The Baron in the Trees by Italo Calvino:
Viola’s loving obstinacy met Cosimo’s, and sometimes they clashed. Cosimo shunned hesitations, softness, refined perverseness: he liked nothing that was not natural love. Republican virtues were in the air: times were brewing, severe and licentiousness at once. Cosimo, an insatiable lover, was a stoic, an ascetic, a puritan. Always in search of amorous happiness, he was nevertheless hostile to sensuality. He went so far as to distrust the kiss, the caress, verbal flattery, everything that obscured or claimed to replace the health of nature. It was Viola who revealed to him the fullness of it, and with her he never felt the sadness after love preached by the theologians. Indeed, he wrote a philosophical letter on that subject to Rousseau, who, perhaps distressed, didn’t answer.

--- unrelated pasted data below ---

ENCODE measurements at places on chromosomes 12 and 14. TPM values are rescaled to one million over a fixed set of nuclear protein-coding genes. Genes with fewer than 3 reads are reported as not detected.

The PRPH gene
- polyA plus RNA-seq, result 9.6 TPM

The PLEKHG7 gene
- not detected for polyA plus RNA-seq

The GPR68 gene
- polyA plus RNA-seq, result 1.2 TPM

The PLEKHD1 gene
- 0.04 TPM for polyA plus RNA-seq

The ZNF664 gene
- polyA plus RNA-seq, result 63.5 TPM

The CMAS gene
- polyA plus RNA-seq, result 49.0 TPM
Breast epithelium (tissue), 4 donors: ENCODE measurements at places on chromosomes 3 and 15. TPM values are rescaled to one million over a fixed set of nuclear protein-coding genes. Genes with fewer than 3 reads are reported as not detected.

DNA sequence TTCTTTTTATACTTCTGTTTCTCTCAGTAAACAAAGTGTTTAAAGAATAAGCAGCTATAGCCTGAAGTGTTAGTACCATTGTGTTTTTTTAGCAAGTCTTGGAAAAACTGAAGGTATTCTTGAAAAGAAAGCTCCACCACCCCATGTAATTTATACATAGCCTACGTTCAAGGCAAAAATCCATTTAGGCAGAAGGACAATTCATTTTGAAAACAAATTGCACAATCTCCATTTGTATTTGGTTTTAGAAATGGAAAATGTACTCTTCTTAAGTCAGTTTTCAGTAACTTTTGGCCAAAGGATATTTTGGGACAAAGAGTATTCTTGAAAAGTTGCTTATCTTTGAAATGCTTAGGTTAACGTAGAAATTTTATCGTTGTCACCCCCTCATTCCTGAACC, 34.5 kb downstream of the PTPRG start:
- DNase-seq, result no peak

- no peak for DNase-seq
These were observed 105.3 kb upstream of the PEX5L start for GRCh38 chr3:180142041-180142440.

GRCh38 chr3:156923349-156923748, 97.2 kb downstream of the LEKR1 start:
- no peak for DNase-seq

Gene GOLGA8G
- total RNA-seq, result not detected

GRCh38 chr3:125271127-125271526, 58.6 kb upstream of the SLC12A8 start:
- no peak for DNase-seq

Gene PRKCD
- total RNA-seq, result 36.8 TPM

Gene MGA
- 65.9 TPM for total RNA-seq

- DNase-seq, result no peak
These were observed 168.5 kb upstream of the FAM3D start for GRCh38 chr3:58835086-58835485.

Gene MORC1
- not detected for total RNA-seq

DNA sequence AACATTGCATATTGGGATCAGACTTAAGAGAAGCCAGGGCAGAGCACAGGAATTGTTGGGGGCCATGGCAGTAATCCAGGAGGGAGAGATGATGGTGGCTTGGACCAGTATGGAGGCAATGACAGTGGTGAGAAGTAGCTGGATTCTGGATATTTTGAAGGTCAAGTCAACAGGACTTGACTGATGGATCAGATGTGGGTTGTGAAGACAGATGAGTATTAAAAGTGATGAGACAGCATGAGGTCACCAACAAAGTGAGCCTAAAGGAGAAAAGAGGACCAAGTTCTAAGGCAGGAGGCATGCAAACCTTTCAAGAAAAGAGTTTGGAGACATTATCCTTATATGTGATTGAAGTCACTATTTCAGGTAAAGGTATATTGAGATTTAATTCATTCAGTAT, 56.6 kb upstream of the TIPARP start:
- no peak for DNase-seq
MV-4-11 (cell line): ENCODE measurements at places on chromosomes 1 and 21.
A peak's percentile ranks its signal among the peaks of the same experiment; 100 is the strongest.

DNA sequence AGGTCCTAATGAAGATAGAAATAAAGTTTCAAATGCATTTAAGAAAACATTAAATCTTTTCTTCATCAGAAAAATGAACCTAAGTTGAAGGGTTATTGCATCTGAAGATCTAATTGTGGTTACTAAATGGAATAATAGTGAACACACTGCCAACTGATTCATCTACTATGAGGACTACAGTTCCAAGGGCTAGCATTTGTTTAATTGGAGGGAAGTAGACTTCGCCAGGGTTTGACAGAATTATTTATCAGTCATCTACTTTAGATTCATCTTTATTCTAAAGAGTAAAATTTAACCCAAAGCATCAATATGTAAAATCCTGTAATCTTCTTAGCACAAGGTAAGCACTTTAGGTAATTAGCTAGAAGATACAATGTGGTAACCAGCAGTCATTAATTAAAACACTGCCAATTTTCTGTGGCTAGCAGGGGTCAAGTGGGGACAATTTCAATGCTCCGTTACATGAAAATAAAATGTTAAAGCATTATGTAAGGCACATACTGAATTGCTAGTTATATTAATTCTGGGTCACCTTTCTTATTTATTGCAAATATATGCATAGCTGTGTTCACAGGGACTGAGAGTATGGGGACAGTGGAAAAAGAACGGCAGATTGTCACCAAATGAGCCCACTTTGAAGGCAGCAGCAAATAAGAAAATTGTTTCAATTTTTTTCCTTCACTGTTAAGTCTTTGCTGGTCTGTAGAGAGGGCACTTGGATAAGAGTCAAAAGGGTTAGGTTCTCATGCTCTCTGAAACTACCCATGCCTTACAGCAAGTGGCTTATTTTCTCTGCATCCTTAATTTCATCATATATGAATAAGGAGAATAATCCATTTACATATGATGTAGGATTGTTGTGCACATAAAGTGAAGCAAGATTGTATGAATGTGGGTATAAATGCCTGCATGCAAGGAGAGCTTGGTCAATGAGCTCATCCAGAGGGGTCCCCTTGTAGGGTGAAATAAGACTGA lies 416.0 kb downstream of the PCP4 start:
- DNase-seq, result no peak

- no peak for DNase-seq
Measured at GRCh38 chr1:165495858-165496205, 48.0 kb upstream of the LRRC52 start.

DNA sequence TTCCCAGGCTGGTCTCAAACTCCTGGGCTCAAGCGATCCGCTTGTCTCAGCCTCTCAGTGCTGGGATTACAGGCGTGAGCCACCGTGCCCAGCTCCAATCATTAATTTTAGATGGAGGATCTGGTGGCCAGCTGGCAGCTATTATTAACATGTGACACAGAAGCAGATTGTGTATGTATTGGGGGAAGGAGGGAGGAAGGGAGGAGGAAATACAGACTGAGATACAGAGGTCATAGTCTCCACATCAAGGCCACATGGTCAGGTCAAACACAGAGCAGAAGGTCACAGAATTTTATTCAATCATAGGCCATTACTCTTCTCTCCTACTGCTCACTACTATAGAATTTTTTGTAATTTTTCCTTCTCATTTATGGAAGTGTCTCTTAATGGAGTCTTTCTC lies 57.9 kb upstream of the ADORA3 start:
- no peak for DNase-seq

But Viola was also a sophisticated, capricious, spoiled woman, all-embracing in blood and spirit. Cosimo’s love filled her senses but left her imagination unsatisfied. From that arose disagreements and shadowy resentments. But they didn’t last long, so various was their life and the world around.